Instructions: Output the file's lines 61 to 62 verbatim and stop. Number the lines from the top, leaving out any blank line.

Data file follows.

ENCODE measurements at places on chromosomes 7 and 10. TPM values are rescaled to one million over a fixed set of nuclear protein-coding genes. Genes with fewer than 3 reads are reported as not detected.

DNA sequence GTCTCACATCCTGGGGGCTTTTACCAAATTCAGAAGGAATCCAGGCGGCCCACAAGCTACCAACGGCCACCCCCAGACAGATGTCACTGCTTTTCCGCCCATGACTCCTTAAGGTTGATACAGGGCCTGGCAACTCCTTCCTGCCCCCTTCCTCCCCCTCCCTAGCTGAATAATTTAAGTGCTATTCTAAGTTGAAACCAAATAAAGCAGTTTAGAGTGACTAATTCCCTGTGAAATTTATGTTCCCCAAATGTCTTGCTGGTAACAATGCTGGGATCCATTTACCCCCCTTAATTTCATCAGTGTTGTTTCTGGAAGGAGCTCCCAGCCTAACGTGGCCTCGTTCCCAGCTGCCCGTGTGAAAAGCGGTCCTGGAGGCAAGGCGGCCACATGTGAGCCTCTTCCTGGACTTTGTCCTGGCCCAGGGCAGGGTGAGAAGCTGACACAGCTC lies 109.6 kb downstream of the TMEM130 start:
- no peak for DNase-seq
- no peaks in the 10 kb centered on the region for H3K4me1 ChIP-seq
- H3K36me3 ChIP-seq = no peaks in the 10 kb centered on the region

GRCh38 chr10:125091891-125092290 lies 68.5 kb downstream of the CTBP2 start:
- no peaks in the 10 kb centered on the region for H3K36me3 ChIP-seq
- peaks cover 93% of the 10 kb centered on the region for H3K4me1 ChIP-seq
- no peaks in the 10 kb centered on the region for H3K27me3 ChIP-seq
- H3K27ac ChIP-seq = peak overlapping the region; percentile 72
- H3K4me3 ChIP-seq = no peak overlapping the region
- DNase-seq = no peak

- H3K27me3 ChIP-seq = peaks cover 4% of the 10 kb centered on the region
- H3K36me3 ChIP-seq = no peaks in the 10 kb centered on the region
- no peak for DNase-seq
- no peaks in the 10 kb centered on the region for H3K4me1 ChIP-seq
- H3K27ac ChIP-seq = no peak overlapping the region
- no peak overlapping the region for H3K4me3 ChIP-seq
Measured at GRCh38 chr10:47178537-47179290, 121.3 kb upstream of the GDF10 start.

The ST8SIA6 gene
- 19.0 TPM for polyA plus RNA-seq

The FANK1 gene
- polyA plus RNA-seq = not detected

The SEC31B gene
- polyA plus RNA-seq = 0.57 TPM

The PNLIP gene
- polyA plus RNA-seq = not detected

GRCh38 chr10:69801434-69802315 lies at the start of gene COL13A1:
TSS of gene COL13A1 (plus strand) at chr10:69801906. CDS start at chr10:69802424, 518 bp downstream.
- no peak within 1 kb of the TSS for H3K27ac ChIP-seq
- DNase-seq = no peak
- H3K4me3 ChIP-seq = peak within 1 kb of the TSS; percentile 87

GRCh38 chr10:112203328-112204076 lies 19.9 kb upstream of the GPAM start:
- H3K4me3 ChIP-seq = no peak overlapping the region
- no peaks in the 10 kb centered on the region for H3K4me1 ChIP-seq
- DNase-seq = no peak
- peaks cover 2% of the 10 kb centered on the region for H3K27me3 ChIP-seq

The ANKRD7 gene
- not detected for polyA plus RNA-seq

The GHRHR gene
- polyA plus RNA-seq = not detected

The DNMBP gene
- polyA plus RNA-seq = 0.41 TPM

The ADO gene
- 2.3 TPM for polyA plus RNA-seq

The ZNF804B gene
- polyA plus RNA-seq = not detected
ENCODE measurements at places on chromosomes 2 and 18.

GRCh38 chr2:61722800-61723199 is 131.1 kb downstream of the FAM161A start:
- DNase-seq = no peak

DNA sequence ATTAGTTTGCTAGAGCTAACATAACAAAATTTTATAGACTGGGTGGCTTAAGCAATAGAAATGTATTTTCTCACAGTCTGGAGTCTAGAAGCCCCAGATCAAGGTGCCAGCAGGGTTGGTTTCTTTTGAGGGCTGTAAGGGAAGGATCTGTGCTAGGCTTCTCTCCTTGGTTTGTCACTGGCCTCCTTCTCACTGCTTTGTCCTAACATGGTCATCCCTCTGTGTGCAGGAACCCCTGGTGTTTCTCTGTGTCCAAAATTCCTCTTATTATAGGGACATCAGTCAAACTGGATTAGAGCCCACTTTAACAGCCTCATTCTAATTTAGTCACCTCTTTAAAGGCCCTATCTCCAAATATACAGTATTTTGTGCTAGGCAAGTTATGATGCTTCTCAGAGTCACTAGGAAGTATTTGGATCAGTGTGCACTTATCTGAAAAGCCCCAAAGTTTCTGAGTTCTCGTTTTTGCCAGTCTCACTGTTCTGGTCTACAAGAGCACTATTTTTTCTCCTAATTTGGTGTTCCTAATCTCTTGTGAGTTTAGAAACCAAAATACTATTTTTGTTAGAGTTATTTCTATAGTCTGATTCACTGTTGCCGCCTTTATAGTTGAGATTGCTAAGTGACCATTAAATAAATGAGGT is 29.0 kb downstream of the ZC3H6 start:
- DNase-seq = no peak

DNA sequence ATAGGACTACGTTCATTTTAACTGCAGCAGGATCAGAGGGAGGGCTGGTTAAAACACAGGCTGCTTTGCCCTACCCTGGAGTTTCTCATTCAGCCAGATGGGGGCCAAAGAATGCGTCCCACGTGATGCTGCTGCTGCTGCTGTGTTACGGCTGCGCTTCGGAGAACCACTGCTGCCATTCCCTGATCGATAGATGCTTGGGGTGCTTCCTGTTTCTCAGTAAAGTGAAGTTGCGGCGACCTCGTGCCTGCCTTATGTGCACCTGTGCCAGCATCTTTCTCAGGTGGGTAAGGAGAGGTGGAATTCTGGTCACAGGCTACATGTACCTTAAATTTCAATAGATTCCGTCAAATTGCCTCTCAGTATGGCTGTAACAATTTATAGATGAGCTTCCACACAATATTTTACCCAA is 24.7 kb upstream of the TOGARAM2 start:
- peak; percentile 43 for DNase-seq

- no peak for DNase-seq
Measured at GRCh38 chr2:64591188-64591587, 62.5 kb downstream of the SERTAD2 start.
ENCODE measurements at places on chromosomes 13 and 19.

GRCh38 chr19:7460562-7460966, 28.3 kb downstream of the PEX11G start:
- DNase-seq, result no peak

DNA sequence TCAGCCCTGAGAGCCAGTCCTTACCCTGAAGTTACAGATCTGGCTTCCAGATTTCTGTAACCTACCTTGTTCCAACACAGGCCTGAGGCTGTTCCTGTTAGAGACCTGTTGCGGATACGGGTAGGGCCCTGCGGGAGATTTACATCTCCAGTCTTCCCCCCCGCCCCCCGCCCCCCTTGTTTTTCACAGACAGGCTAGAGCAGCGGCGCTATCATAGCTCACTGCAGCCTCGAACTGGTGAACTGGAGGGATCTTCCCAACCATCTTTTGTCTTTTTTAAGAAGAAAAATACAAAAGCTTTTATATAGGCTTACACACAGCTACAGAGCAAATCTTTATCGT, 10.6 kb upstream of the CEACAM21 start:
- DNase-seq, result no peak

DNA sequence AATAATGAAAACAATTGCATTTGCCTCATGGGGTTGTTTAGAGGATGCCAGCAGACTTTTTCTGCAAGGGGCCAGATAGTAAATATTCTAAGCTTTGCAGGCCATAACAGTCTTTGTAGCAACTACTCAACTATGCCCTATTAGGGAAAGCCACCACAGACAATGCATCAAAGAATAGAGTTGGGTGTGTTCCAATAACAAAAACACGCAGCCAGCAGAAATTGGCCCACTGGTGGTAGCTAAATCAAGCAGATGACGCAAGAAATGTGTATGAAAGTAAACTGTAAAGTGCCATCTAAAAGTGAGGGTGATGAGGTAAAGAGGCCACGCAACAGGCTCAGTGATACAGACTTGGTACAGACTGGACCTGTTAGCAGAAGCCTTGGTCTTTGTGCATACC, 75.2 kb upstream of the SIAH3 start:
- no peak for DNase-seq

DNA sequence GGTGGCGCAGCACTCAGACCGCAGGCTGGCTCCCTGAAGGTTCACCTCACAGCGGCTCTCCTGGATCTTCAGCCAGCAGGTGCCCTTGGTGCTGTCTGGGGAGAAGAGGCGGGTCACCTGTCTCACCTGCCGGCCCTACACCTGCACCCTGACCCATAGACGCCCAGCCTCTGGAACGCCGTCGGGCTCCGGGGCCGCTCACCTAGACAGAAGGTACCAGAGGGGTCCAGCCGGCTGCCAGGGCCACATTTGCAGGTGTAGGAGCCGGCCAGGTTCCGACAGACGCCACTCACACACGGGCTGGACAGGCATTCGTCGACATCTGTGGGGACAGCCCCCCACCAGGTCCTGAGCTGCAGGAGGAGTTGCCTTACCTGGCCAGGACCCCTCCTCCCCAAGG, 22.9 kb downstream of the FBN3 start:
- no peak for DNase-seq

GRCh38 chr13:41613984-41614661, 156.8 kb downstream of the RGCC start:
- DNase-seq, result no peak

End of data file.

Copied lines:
- DNase-seq, result no peak

DNA sequence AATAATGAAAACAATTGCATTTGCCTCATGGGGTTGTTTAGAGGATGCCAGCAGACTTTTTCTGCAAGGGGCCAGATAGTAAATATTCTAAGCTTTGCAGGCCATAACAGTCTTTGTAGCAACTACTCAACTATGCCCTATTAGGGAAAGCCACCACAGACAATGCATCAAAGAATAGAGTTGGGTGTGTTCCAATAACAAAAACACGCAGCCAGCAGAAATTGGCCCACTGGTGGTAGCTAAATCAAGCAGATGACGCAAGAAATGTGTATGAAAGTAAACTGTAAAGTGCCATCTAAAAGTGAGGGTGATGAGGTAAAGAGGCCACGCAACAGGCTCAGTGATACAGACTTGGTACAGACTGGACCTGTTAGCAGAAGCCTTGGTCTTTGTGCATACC, 75.2 kb upstream of the SIAH3 start: